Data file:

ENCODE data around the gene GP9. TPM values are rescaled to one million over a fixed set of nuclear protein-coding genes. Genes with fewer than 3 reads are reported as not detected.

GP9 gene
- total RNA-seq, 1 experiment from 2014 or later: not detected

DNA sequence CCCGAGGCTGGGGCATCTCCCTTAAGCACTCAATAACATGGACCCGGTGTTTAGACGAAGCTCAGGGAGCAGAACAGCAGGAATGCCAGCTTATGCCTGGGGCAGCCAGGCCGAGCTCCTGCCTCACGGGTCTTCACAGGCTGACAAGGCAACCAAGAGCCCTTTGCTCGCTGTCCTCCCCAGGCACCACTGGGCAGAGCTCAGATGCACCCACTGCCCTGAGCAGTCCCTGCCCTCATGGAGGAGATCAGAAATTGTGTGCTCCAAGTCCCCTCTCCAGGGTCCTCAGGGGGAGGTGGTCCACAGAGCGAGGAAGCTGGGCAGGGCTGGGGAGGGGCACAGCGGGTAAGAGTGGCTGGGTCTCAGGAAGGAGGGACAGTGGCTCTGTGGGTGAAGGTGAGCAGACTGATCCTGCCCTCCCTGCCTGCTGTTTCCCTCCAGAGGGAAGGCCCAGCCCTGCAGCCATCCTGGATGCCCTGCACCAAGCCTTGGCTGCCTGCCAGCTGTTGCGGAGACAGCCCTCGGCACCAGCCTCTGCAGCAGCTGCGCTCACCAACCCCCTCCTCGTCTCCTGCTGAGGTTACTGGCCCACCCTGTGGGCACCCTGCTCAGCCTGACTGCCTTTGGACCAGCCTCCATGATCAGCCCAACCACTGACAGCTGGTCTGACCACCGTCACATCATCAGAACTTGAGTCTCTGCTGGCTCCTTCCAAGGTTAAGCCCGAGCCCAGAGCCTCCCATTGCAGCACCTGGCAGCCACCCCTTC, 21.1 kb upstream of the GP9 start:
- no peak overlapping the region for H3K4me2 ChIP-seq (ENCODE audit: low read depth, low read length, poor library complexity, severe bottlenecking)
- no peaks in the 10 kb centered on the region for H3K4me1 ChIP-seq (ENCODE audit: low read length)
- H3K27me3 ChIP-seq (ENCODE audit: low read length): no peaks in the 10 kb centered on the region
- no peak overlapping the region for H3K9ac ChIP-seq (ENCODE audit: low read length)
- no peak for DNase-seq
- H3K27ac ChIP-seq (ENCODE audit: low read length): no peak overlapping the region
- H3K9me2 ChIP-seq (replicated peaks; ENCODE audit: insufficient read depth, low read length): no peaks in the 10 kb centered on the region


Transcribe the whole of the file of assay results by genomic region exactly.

ENCODE data around the gene GP9. TPM values are rescaled to one million over a fixed set of nuclear protein-coding genes. Genes with fewer than 3 reads are reported as not detected.

GP9 gene
- total RNA-seq, 1 experiment from 2014 or later: not detected

DNA sequence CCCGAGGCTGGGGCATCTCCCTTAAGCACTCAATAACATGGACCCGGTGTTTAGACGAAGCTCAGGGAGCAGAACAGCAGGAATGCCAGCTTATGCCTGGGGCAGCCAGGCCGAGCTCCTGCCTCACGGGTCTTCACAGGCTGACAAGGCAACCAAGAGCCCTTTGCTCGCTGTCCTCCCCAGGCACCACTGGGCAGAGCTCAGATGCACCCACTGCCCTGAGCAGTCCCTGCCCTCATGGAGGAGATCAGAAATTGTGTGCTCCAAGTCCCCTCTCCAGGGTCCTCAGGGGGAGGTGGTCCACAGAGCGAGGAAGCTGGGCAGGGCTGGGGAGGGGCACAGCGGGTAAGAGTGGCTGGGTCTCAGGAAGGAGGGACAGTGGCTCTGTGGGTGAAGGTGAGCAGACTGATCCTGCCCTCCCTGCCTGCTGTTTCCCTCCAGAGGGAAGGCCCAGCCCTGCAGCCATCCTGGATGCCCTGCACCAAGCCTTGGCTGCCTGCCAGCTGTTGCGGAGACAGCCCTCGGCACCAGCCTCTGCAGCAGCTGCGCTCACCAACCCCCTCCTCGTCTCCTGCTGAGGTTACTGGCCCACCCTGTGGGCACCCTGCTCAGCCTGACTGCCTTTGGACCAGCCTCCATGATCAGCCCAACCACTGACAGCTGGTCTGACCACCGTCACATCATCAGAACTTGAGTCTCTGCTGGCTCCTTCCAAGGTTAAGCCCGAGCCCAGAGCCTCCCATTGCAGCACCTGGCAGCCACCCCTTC, 21.1 kb upstream of the GP9 start:
- no peak overlapping the region for H3K4me2 ChIP-seq (ENCODE audit: low read depth, low read length, poor library complexity, severe bottlenecking)
- no peaks in the 10 kb centered on the region for H3K4me1 ChIP-seq (ENCODE audit: low read length)
- H3K27me3 ChIP-seq (ENCODE audit: low read length): no peaks in the 10 kb centered on the region
- no peak overlapping the region for H3K9ac ChIP-seq (ENCODE audit: low read length)
- no peak for DNase-seq
- H3K27ac ChIP-seq (ENCODE audit: low read length): no peak overlapping the region
- H3K9me2 ChIP-seq (replicated peaks; ENCODE audit: insufficient read depth, low read length): no peaks in the 10 kb centered on the region